Corporate Europe Observatory

Exposing the power of corporate lobbying in the EU

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Profiting from injustice

How law firms, arbitrators and financiers are fuelling an investment arbitration boom

A small club of international law firms, arbitrators and financial speculators are fuelling an investment arbitration boom that is costing taxpayers billions of dollars and preventing legislation in the public interest, according to a new report from the Transnational Institute and Corporate Europe Observatory.

Investment arbitration cases are brought by foreign investors against governments following alleged breaches of international investment agreements. Emblematic cases include tobacco giant Philip Morris suing Uruguay and Australia over health warnings on cigarette packets; and Swedish energy multinational Vattenfall seeking $3.7bn from Germany following that country’s decision to phase-out nuclear energy.

Profiting from Injustice uncovers a secretive but burgeoning legal industry which benefits from these disputes – at the expense of taxpayers, the environment and human rights. Law firms and arbitrators, who are making millions from investment disputes against governments, are actively promoting new cases and lobbying against reform in the public interest.

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A deregulation agenda is sweeping through the Commission & member states, particularly pushed by the UK.

The recent leak of many parts of TTIP, allowing us for the first time to read the negotiating position of the US, confirms our most serious concerns.

Dangerous attacks against regulations protecting public interest wouldn't be prevented by 'new' proposals.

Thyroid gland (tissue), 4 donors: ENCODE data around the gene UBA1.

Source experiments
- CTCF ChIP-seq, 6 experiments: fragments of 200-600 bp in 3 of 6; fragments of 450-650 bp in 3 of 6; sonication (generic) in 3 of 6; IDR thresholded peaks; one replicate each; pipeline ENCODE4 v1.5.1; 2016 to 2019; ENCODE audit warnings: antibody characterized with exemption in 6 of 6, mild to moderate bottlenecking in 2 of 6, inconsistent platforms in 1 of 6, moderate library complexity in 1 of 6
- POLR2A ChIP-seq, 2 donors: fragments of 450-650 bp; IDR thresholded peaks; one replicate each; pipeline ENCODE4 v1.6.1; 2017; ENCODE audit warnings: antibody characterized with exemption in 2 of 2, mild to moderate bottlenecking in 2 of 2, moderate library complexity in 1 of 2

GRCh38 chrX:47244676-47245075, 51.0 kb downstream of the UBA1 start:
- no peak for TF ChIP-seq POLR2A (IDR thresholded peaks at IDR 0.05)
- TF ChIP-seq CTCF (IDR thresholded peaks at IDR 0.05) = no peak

Despite growing concerns among the European public, the new EU proposal on regulatory cooperation in TTIP does nothing to address the upcoming democratic threats.

The official EU assessment of glyphosate was based on unpublished studies owned by industry. Seven months later, the pesticide industry still fights disclosure and, so far, successfully. We obtained a copy of their arguments.

While CEO is not taking a position on the UK referendum, many of our publications are relevant to those who will have a vote, or those who are following the debate.

Biodiversity collapse, the future of agriculture, politics versus science, EU States and the European Commission shifting blame on each other, industry's capture of the regulatory process through data secrecy, a Commissioner caught between Juncker, EU States, lobby groups, and his own services... The glyphosate saga, coming to the end of its first phase tomorrow, has been an entry point into many broader problems. Overview.

The European Commission proposal on scientific criteria defining endocrine disruptors (EDCs) is the latest dangerous outgrowth of a highly toxic debate. The chemical lobby, supported by certain Commission factions (notably DG SANTE and the Secretary-General) and some member states (UK and Germany), has put significant obstacles in the way of effective public health and environment regulation.

The corporate lobby tour